On October 19, 2017, the leader of the so-called Donetsk People’s Republic (DNR), Aleksandr Zakharchenko, awarded a watch to Sergey Yurievich Istrakov for his “significant personal contribution to the formation and development of the Donetsk People’s Republic.” A document — numbered 337, “issued” from Donetsk — describing Istrakov’s award was posted on the “official” website of the so-called DNR (dnr-online.ru) as a PDF file.
This award and document would not be noteworthy except for the fact that Sergey Istrakov is a Colonel General with the Russian Armed Forces (RAF) — the second-highest rank of active commanders, behind only the General of the Army — and the Deputy Head of the General Staff of the Armed Forces of the Russian Federation since 2015.
Soon after news spread that this document appeared on the so-called DNR’s website, the file was deleted. Predictably, the same so-called DNR website published a statement (archive) from the so-called DNR’s “administration” calling the document a “lie and disinformation.”
“The information is completely fabricated by Ukrainian propagandists who are trying to use any means to find ‘proof’ of the presence of Russian forces in the Donbass and thereby provoke another political scandal.”
The denial was quickly refuted thanks to Twitter user @666_mancer, who found traces of the damning document on Yandex, a Russian search engine similar to Google, where it was cached, similar to how Google caches earlier versions of websites.
Though the cache since refreshed, the archive site Archive.today (also registered as archive.is and archive.to, among other domains) was able to take a snapshot of how the cache looked when @666_mancer found traces of the PDF on the DNR-online.ru site. Below, highlighted in blue, we can see the footprint of the PDF document on the so-called DNR’s official site, saved on November 12, 2017.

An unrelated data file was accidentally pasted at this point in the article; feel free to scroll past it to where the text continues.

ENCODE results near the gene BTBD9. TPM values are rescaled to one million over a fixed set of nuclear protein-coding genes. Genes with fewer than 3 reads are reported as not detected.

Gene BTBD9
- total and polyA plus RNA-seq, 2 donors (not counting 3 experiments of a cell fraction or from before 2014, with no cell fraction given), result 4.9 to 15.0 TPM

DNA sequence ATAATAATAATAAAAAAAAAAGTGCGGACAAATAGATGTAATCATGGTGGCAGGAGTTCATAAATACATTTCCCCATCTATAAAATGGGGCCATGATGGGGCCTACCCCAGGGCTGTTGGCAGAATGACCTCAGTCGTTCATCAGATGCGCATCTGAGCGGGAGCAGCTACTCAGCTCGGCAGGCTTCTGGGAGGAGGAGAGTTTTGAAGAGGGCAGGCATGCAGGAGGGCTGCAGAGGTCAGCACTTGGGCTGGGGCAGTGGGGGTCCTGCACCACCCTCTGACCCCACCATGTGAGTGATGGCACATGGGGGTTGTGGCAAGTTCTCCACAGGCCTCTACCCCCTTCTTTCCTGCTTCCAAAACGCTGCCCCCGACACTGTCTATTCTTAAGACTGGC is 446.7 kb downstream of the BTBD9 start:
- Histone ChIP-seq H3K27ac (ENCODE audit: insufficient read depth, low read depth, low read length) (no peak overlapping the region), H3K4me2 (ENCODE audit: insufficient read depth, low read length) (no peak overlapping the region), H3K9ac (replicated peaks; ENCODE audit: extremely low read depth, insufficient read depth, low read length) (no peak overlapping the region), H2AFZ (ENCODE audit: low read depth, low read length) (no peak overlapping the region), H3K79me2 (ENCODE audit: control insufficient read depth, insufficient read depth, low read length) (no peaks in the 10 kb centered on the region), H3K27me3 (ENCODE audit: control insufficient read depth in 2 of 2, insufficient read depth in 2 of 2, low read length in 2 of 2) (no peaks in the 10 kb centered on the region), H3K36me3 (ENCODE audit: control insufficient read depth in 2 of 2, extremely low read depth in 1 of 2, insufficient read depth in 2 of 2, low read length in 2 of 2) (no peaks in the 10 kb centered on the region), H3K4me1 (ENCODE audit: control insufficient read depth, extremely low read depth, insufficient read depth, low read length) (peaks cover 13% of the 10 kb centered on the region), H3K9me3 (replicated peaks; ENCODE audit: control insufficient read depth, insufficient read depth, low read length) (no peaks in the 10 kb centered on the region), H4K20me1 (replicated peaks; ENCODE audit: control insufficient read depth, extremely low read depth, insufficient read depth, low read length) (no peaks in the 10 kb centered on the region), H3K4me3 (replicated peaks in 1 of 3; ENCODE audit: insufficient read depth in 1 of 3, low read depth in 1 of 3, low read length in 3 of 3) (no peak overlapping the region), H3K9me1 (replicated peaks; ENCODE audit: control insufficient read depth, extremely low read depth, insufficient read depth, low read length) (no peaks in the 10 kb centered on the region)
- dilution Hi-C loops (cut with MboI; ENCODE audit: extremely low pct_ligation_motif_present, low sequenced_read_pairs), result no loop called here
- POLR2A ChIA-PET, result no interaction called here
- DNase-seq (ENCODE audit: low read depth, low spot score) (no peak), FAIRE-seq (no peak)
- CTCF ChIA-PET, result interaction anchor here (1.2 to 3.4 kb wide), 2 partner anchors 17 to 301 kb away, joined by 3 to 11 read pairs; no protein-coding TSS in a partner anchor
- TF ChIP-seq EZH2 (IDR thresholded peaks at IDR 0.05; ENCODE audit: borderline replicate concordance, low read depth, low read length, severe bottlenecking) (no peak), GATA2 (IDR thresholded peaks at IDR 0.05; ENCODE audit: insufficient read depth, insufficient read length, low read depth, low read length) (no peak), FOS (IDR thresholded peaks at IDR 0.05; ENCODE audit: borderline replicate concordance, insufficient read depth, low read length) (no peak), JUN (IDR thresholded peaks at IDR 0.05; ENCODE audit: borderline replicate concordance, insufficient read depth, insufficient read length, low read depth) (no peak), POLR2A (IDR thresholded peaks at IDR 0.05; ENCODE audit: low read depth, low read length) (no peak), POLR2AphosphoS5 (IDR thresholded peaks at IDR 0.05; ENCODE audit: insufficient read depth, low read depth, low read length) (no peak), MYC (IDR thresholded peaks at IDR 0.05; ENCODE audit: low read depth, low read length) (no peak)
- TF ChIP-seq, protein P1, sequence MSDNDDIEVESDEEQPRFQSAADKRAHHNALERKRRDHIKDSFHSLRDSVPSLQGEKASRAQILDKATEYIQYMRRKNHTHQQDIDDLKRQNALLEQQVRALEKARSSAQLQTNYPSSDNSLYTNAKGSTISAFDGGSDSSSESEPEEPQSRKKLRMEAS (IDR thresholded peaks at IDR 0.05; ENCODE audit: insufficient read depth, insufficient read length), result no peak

The text for the document in the cached copy of the file as it appears in screenshots from those who opened it before being taken offline, such as Ruslan Leviev of the Conflict Intelligence Team (CIT). You can find the original PDF re-uploaded to the website of Ruslan Leviev’s Conflict Intelligence team here.
Who is Colonel General Sergey Istrakov?
The man who received the award from Zakharchenko has long been known as a key figure in Russia’s active and guiding role in the war in eastern Ukraine. In 2015, the Ukrainian Ministry of Defense (MOD) left no room for misunderstanding when they named Istrakov as “responsible for the coordination of activities of Russian occupational forces in Donbas.”
We also know that Istrakov had a personal hand in managing the “separatist” battalions of eastern Ukraine through a 2016 inbox leaked published by the Ukrainian open source research group InformNapalm. Among the leaked emails was a message from Alexey Markov (firstname.lastname@example.org), a leader of the so-called Luhansk People’s Republic (LNR)-based “Prizrak” (Ghost) Brigade.
In one of the emails sent by Markov on July 2, 2015, he notes that there were two examinations at a headquarters of the Prizrak Brigade, conducted by two different commanders. The first was from Sergey Ivanovich Kozlov, a “separatist” commander from the so-called LNR who has since become the Prime Minister of the so-called LNR. The other examination was held on June 15–16, 2015 by “Colonel General Sergey Yurievich Istrakov.”
Open Secrets Revealed
Over three years into the war in eastern Ukraine, the fact that Russian officials — including colonel generals, the second-highest active rank in the Russian Armed Forces — visit “separatist” commanders in the Donbas and provide guidance is an open secret. While we should not take Ukrainian military intelligence at their word in making these assessments, we can cross-reference their claims with open source evidence — including the personal inbox of a “separatist” commander like Alexey Markov directly admitting that a Russian general carrying out an examination of his brigade, or the leader of the so-called Donetsk People’s Republic giving this same active Russian General a watch for his role in developing in the so-called DNR.
When assessing the claims coming out of Moscow, Donetsk, and Luhansk that Russia has no direct hand in funding, guiding, and assisting the separatist republics, we only need to look to their own words — accidentally revealed or not — to know the truth.